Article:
My Spring Reading List!

After the heavier reading of Lent, I thought I'd like to continue some inspirational spiritual reading through the Easter season as well. 

Here's my book list!

Private and Pithy lessons from Scripture - Mother Angelica
Little Book of Life Lessons - Mother Angelica
Three to Get Married - Fulton Sheen
The Little Oratory
Diary Sister Faustina
Getting Past Perfect - Kate Wicker
The Words We Pray - Amy Welborn
Perfectly Yourself - Matthew Kelly 
Crossing the Threshold of Hope - Pope John Paul II

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Feast of St. Vincent DePaul

Today is the feast of St. Vincent DePaul. This saint has a special meaning in the lives of my family. My dear father-in-law was very active in working for the St. Vincent DePaul society throughout my husband's growing up years. He even took my husband and his siblings with him from time to time to collect donations and unload trucks.

As I recently read through the old letters of my grandparents I learned that they too were active with the St. Vincent DePaul Society.

When our baby died, the St. Vincent DePaul society stepped in and bought the casket and vault for us, without being asked, they just did it. So dear St. Vincent and his society will always have a special place in my heart!

St. Vincent dePaul Links on Delicious
The Feast of St. Vincent de Paul.

Society of St. Vincent de Paul > Home

St. Vincent de Paul (1581-1660)

Saint Vincent de Paul, who founded the Daughters of Charity, was born in 1581 in the small, poor village of Gascony, France to a peasant family. At an early age, he showed a talent for reading and writing. At 15, his father sent him to school, managing to pay for it by selling the family’s oxen. A good ecclesiastical career, his father believed, would enable De Paul to be financial independent and to help support his family. De Paul was ordained as a priest at the age of 19.

In 1605, de Paul found himself in great debt, and traveled to Marseilles to collect an inheritance. On the way home at sea, de Paul was captured by a group of Barbary pirates. In 1605, the pirates auctioned de Paul off as a slave to the highest bidder, and the future saint spent two years in bondage. Ultimately, the story goes, he became the property of an apostate Christian, whose wife aided in the escape of all his slaves.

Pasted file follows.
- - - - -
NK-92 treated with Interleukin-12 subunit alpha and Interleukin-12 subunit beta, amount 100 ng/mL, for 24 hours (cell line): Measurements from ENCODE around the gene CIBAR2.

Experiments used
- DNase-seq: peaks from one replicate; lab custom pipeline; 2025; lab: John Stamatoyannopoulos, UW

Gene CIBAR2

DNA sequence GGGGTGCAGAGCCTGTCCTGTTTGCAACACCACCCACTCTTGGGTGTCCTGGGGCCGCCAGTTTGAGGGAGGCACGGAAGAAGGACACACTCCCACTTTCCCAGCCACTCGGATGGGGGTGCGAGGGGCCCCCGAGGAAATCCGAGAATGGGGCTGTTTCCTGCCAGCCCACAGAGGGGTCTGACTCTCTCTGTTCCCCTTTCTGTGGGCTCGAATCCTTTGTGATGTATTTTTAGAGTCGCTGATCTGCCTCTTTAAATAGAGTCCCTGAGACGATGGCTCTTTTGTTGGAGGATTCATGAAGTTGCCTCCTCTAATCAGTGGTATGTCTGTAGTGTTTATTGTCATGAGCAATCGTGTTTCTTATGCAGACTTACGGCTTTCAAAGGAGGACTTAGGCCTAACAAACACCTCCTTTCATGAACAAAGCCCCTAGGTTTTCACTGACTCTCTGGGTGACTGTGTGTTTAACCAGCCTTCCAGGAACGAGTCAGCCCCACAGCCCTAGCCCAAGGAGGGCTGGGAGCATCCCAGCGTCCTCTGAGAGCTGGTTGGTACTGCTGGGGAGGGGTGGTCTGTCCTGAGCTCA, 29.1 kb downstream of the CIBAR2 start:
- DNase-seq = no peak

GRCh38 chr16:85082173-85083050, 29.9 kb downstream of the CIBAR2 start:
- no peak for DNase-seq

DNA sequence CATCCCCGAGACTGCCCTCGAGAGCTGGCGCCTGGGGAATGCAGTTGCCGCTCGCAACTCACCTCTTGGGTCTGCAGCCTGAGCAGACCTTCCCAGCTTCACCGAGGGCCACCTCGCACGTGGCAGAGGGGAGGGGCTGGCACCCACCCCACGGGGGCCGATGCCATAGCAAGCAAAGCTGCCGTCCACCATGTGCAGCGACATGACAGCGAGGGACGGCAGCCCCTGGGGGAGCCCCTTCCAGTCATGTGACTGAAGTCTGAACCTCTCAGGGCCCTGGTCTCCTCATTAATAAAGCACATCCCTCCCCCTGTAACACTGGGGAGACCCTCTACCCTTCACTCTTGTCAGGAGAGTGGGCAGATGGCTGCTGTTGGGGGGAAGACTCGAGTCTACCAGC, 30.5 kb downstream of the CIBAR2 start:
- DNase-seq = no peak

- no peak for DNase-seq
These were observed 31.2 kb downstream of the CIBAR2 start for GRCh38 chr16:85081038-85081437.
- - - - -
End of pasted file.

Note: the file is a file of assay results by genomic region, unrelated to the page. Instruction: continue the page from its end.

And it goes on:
Back in Paris, De Paul was driven to succeed and craved the company of high society. Deeply ambitious, De Paul came under the guidance of Father de Burulle, an influential priest in Paris. While working in Paris, de Paul met a theologian in the midst of a crisis of faith. Sensitive to his suffering, de Paul offered counseling.

“In every bed of the hospital with the eyes of faith you will see Jesus.”

- St. Vincent de Paul

“If you help the poor and the needy, God will always provide you with the help you need.”

- St. Vincent de Paul

“Your patients need a share of your joy.” – St. Vincent de Paul

For the sake of this friend’s soul and his own peace, de Paul offered God a bargain: He begged for peace for his friend, even if the price would be for de Paul to experience the same spiritual trial. God took him at his word. While the theologian had his faith restored, de Paul entered a bleak period in which he doubted his faith in God and himself. As a means of diverting himself from his spiritual crisis, de Paul began visiting the poor.

For the next four years, de Paul struggled with his faith. The resolution he ultimately embraced would be surrendering his life’s ambition of living out his priesthood in comfortable wealth. He made a pledge to God to serve the poor, relinquishing his quest for power and prestige.

From here, de Paul’s ministry would grow. “Before we can save the souls of the poor,” de Paul said, “we must give them a life worthy of the name.” This meant food, shelter and nursing the sick. In 1617, founded the Ladies of Charity from a group of ladies within his parish. He organized these wealthy women of Paris to collect funds for missionary projects, found hospitals, and gather relief funds for the victims of war and to ransom 1,200 galley slaves from North Africa. It was not unusual during those years to find him elbow-deep in dishwater, washing bandages for the sick, or ladling out soup for the poor.

One of the Ladies of Charity, Louise de Marillac, took 12 peasant girls in 1633 to work among the poor. She called them the Company of the Daughters of Charity of St. Vincent de Paul Servants of the Poor. They were the first uncloistered community of religious women.

The Daughters went on to become involved in hospitals, prisons and the care for abandoned children. By 1780, there were 430 houses of the Daughters of Charity in France, 20 in Poland and one in Spain. Today, the Daughters of Charity currently number 27,223 members in five continents with 81 provinces.

Vincent de Paul, who died in 1660, was declared blessed by Pope Leo XIII 

Pope Leo XIII
 and was canonized June 16, 1737 by Pope Clement VII

Today his remains are visible here and more information about his incorrupt body here. 


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